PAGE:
# Does a boost converter lower the source current of a solar panel?

I am trying to build a solar powered phone charger using small size solar panels. I have two solar panel connected in series, each of them are 4 V and 50 mAmps. When I connect the solar panels to the input of the following boost converter, it shows its charging but the battery level actually goes down, instead of going up.

http://www.amazon.com/Module-Battery-Converter-Charge-Samsung/dp/B00C93Z8JY/ref=sr_1_9?ie=UTF8&qid=1451591616&sr=8-9&keywords=dc+dc+step+up+converter I am not sure if using a boost converter a good idea since in cloudy days the voltage goes down to approximately 4-5 V. The current for the solar panels are 50 mAmps. So is the boost converter actually lowering the current? Thank you

• Sorry I meant connecting the solar panels in parallel giving an output of 4V and 100 mA
• 2x solar panels each producing 4V. When connected in series they produce 8V. Phones need 5V. Why are you using a boost? Have you fried a phone yet (I hope you're not too attached to it)? Commented Dec 31, 2015 at 20:24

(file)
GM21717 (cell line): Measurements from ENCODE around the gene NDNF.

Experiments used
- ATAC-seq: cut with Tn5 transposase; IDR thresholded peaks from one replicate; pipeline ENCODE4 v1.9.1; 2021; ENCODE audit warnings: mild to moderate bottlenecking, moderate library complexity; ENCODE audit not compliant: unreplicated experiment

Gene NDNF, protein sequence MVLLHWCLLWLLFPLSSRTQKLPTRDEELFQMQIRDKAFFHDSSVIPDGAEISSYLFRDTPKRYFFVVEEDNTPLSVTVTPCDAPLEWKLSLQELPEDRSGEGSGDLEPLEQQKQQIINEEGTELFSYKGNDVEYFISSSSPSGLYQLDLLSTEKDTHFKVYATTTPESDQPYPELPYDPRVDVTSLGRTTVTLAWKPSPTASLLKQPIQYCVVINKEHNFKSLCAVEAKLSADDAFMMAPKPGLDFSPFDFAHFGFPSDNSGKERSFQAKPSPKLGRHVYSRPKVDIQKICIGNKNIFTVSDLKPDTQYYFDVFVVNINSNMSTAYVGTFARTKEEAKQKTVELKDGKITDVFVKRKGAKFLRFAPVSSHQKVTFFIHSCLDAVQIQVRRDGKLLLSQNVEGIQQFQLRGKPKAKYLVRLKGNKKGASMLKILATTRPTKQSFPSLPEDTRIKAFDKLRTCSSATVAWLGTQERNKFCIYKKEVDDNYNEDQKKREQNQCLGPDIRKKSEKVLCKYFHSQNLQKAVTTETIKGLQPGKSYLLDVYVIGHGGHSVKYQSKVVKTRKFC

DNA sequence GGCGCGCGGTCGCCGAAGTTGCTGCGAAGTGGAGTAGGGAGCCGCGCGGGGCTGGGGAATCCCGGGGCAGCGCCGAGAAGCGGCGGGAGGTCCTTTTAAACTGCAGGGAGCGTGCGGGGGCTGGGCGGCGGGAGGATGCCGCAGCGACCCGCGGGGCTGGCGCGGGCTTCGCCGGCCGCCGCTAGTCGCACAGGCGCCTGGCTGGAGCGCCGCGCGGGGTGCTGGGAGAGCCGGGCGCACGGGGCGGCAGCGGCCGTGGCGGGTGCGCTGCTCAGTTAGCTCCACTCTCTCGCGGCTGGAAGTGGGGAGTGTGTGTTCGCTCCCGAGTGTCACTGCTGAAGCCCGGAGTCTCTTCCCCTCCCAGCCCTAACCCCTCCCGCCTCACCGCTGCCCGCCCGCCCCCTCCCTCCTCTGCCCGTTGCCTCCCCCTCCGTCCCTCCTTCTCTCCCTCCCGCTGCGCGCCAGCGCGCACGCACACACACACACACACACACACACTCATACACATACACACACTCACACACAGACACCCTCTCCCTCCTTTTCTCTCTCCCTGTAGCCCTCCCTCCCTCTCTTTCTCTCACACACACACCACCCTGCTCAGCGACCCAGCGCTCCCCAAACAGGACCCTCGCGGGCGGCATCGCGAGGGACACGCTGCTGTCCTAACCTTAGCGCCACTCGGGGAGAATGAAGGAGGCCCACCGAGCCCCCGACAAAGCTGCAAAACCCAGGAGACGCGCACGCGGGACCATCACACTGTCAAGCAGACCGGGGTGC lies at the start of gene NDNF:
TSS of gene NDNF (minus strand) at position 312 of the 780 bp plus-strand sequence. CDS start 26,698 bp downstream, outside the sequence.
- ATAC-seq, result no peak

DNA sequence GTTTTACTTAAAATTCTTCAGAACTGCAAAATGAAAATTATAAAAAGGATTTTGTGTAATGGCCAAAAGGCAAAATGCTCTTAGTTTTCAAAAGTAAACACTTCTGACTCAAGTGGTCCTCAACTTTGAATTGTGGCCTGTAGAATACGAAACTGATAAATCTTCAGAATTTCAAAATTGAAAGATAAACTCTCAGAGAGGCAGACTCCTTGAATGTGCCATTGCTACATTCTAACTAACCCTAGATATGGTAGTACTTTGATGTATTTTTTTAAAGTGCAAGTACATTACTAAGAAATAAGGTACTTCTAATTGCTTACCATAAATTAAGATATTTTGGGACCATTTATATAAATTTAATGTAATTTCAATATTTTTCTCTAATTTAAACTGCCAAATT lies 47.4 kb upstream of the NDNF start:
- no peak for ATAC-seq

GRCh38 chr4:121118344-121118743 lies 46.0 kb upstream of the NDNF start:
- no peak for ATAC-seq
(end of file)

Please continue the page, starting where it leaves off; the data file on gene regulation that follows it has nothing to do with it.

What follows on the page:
• Instead of adding a correction, fix the original! It's a waste of time to read that you're connecting the panels in series, then find out they're actually in parallel at the end. Commented Dec 31, 2015 at 21:19

I'm confused -- if you have two 4V solar panels in series, your open-circuit solar cell voltage is going to be 8V, and you want to have a buck converter to get 5V for charging a phone. Hooking up 8V to that Amazon module will likely damage it.

If you have two 4V solar panels in parallel, now a boost converter would make sense to get 5V, and that module could potentially work for you.

Regardless, think about your problem in terms of power. A solar panel with 4V open-circuit voltage, and let's say your 50mA number is short-circuit current, we can back-of-the-envelope as a 200mW device. If you put these both in parallel, you have about 400mW (theoretical) you can deliver to your device, assuming perfect power transfer (which of course we cannot do).